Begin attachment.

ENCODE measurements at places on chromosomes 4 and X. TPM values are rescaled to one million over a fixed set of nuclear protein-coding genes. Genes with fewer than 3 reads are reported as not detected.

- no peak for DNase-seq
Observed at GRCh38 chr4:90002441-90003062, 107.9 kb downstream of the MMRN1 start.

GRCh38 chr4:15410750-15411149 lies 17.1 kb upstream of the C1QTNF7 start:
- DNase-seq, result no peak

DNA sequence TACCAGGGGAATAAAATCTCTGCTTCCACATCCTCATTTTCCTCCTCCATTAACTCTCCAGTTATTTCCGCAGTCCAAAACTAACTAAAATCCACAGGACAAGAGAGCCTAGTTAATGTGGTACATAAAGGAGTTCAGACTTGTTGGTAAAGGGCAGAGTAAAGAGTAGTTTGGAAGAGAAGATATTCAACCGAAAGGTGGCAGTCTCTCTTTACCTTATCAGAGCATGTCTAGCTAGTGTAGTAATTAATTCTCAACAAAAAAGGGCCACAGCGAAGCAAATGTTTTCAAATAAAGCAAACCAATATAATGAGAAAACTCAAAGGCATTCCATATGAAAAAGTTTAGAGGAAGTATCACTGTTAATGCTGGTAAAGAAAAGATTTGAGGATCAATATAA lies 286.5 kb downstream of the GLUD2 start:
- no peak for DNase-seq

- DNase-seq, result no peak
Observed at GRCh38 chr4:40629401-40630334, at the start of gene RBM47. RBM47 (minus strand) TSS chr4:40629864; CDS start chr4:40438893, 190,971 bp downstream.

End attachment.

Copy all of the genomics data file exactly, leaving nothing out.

ENCODE measurements at places on chromosomes 4 and X. TPM values are rescaled to one million over a fixed set of nuclear protein-coding genes. Genes with fewer than 3 reads are reported as not detected.

- no peak for DNase-seq
Observed at GRCh38 chr4:90002441-90003062, 107.9 kb downstream of the MMRN1 start.

GRCh38 chr4:15410750-15411149 lies 17.1 kb upstream of the C1QTNF7 start:
- DNase-seq, result no peak

DNA sequence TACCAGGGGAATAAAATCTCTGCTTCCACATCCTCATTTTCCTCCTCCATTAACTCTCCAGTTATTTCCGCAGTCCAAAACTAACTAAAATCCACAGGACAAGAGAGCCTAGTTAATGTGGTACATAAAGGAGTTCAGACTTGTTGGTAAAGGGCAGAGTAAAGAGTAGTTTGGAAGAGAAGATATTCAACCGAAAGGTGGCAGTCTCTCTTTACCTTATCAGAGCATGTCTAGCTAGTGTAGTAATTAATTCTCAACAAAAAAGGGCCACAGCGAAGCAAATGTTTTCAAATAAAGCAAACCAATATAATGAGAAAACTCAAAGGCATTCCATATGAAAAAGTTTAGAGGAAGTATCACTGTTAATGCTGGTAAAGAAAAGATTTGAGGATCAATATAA lies 286.5 kb downstream of the GLUD2 start:
- no peak for DNase-seq

- DNase-seq, result no peak
Observed at GRCh38 chr4:40629401-40630334, at the start of gene RBM47. RBM47 (minus strand) TSS chr4:40629864; CDS start chr4:40438893, 190,971 bp downstream.